They get to the garden, and at the gates of the Garden there is this sign:

Come in my gold gates or not at all
Take of my fruit for others or forbear

For those who steal or those who climb my wall

Shall find their heart's desire and find despair


The evil Jadis followed Diggory, Polly and Flint and went into the garden for her own evil will. She tries to tempt Diggory to take the fruit and go back home and give it to his mother to cure her. Luckily Diggory does not fall for her trickery and goes back to Aslan with the fruit. Aslan then gives Diggory what he needs to help his mother get better by giving him a fruit from the tree that has grown from the fruit that Diggory brought him.

Diggory gets very special instructions about what to do with the remnant of this fruit. He buries it in their garden at home and from it grows a tree. When the tree fell over he had a wardrobe made from it. This review leaves much to be desired, since I did not want to give too much of the plot away. I just wanted to give you a taste of what to expect in this first book about the birth of Narnia.


Lewis uses a great amount of intertextuality. Here is the definition of intertextuality as defined by Wikipedia:

"Intertexuality is the shaping of texts' meanings by other texts. It can refer to an author’s borrowing and transformation of a prior text or to a reader’s referencing of one text in reading another."

Examples of intertextual referencing in The Magician's Nephew is the allusion to Adam and Eve, Eve's temptation by the snake, Helen of Troy, Pegasus and the book of Genesis. There is also the inclusion of some mythical creatures, such as Nymphs, Fauns, Satyrs and Naiads. And there is also a reference to Dwarfs.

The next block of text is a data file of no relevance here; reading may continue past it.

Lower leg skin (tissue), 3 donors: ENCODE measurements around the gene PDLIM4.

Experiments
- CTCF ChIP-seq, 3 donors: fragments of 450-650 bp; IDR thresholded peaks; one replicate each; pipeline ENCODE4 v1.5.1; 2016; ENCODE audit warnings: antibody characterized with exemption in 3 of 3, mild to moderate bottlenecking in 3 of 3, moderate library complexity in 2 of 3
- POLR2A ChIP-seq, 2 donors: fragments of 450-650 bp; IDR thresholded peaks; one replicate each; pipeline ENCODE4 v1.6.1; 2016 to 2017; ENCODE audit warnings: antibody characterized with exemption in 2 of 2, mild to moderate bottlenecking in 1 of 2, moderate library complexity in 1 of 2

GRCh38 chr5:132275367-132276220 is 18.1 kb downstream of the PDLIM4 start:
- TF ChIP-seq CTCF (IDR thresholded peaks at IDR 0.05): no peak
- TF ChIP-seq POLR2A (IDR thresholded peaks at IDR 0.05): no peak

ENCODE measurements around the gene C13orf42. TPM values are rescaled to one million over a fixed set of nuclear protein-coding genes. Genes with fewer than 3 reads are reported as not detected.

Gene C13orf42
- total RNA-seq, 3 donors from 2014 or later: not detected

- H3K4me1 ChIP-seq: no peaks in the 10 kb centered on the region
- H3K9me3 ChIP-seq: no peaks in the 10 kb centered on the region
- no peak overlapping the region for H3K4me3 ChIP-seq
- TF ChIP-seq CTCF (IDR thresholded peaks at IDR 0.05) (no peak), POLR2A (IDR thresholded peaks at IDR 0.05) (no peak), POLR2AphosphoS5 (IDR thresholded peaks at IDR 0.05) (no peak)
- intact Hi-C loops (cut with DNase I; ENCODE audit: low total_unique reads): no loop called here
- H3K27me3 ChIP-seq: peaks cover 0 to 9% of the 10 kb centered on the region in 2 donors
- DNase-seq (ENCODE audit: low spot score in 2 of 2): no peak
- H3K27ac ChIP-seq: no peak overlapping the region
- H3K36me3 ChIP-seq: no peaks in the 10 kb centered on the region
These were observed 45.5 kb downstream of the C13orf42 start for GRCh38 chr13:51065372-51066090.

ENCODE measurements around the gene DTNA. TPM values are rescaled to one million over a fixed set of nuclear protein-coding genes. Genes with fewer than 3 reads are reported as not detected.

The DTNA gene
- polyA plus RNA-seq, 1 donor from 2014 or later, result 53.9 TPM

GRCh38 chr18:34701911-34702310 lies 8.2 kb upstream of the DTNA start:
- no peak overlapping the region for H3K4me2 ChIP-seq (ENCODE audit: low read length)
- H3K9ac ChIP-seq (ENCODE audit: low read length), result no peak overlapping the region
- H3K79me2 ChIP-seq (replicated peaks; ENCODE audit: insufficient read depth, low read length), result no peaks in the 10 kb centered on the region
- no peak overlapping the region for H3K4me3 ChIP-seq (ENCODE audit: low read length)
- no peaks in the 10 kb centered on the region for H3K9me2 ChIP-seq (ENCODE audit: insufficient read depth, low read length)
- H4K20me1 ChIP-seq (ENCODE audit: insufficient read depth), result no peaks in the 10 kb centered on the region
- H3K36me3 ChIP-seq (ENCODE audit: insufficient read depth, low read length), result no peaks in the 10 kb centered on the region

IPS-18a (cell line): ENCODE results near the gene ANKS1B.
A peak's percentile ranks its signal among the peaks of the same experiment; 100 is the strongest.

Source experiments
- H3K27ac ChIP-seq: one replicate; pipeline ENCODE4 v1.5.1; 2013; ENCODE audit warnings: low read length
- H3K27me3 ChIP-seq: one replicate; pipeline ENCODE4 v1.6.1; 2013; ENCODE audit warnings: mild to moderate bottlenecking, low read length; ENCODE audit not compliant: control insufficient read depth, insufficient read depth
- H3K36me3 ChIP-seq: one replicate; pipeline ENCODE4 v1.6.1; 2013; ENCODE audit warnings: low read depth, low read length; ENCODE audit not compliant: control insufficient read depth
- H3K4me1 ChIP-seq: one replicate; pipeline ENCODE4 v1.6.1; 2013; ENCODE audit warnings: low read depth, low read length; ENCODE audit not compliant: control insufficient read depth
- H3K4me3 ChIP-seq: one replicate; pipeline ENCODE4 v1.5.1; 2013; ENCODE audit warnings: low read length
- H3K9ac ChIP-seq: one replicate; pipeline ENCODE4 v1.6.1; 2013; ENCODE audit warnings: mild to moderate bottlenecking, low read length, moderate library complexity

One thing that I really got from Modern Fiction, is that the writer of the story is the ideal writer who writes for the ideal reader. Who is the ideal reader you wonder? The ideal reader is the person who knows just as much as the writer. So if the writer has one of his characters shouting out "I'm melting!" after being wet with water, we know that the writer is referring to The Wizard of Oz where the wicked witch has been thrown with water. This is sort of like an inside joke, as it is the use of intertextuality that has the writer seeking his ideal reader. So to be the ideal reader that C.S. Lewis is writing for, you would have to know mythology and various fairy tales and you would have to be knowledgable about the Bible.

C.S. Lewis also refers to Sherlock Holmes by Sir Arthur Conan Doyle, Treasure Island by R.L. Stevens and Atlantis. He refers to these directly, which I think is good, as it will encourage the keen reader to seek out these books and read them so that they may become the Ideal Reader.